Daniel Vettori prised out the two wickets he needed to cross 300 Test victims on the first day of the second Test at the SSC. He reached the landmark in his 94th Test when, in his 16th over, Kumar Sangakkara attempted a slog-sweep and was caught at deep midwicket by Jacob Oram. Vettori now sits eighth on the list of players to have taken 300 wickets and scored 3000 runs.
At the end of the day's play he allowed himself the satisfaction of soaking it all in. "For a spin bowler from New Zealand, it's not something a lot of people would expect to happen," he said. "To play for that amount of time and to do so well is very special. It's difficult to be a frontline spinner in New Zealand, so to have longevity and to revel in some conditions means that I've had a pretty good career. I'd like to think I've stayed pretty constant."
Vettori was more pleased to have joined an elite group of allrounders. "To be up there with the four allrounders of the eighties is special," he said. "It's been an exclusive group and to think that you're one of only eight in that list is something I cherish."
It didn't take long for Vettori, who on Tuesday admitted he was itching to cross the landmark. He brought himself on in the 11th over, after New Zealand's new-ball pair bowled well but without luck, and struck with his second delivery. He tossed one up with that customary high-arm trajectory, got the ball to gently drift in towards Tharanga Paranavitana, and Ross Taylor at slip did the rest.
The landmark came when Vettori dismissed Sangakkara two balls after the Sri Lankan captain reached his half-century. Vettori and Sangakkara had battled all session and Sangakkara seemed to have finally stamped his authority with a couple of smashes over mid-on. But while attempting another he picked out to the sweeper.
There was no massive celebration from Vettori as his team-mates mobbed him. He received warm applause from the smidgen of a crowd, the loudest cheer coming from two small groups of New Zealand fans. Vettori smiled and raised his arms in celebration, then dropped his head as he slowly walked towards his team-mates.
New Zealand Cricket chief executive Justin Vaughan led the tributes for Vettori's achievement. "This is a huge honour for Dan - he can be rightfully proud of his record as a preeminent Test cricketer," Vaughan said. "To have achieved to the standard of players of the calibre of [Shaun] Pollock, [Ian] Botham and [Imran] Khan, for example, speaks volumes for Dan's ability with both ball and bat."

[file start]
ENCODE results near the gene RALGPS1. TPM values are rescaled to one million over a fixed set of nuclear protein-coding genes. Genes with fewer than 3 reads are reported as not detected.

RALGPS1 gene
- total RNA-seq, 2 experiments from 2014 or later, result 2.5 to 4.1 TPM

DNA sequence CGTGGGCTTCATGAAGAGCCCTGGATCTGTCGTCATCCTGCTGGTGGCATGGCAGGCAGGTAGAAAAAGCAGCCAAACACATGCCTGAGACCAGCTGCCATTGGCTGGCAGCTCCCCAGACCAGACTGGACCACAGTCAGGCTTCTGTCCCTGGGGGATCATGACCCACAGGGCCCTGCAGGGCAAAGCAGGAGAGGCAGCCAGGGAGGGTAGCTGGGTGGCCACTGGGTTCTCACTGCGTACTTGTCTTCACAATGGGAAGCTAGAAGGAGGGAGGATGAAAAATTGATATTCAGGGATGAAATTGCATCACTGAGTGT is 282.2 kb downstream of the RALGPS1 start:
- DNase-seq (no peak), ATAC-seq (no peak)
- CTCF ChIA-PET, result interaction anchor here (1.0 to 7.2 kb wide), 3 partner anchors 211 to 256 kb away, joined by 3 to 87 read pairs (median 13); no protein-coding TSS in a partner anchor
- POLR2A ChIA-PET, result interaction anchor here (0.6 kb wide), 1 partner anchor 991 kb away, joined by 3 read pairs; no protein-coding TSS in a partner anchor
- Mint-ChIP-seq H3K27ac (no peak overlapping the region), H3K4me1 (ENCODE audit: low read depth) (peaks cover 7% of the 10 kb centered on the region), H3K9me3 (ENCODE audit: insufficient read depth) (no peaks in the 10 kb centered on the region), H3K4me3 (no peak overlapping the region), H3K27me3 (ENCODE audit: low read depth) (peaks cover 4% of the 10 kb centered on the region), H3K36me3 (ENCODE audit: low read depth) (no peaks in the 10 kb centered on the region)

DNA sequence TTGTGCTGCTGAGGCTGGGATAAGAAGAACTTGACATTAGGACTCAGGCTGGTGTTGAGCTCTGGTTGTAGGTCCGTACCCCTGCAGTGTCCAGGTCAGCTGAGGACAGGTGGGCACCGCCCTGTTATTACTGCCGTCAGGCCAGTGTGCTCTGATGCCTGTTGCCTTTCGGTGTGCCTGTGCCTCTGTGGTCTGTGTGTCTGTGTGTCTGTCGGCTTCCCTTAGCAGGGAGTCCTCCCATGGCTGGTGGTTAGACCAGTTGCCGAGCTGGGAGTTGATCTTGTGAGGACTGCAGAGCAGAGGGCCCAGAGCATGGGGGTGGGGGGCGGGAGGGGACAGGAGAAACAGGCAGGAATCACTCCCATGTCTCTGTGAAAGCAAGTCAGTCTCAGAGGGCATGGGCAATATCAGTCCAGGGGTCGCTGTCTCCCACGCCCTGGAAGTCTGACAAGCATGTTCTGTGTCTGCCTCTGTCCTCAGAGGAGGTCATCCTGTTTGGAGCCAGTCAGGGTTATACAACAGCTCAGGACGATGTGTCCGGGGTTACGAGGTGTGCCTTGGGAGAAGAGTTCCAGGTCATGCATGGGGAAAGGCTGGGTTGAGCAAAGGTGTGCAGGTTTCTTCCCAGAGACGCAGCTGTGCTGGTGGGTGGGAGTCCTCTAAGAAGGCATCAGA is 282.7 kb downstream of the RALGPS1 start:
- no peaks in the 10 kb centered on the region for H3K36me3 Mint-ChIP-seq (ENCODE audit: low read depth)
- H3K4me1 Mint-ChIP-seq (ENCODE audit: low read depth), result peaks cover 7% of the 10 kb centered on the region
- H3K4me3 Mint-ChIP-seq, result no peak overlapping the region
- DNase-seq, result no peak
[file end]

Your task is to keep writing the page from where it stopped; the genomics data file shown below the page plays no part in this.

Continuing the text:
To claim 300 Test wickets is an achievement for any bowler but it is especially noteworthy for Vettori given the workload he's had to shoulder since making his debut against England in 1996-97. Vettori played his first Test at 18, the youngest to represent New Zealand, and has lugged the weight of his side almost since. He has rarely had support at the other end, be it from the fast bowlers ahead of him or from a quality support spinner. Of his 94 Tests, 45 have been at home often on unfriendly surfaces designed to hamper the longevity of spinners. Along the way he has fought back from serious stress-fractures that could have laid low less strong-willed bowlers.
Today Vettori bowled as he has for much of his career, sticking to the routine that made him New Zealand's second most prolific bowler, and well past the tally of the only other spinner from his country to take 100 Test wickets, John Bracewell. To the left-handed batsman he drifted the ball in and tried to get the slips involved as much as possible. To the right handed Tillakaratne Dilshan, habitually one to feast on spin, Vettori pushed the ball in quicker, at times operating on a line more prone to nagging stump-to-stump medium-pacers. He varied his flight to Mahela Jayawardene, clearing his throat when a straighter one hit the batsman as he went back. The wicket of Sangakkara was reward for perseverance in the face of adversity, a microcosm of Vettori's career.
Click here for the full list of players with the double of 300 wickets and 3000 runs.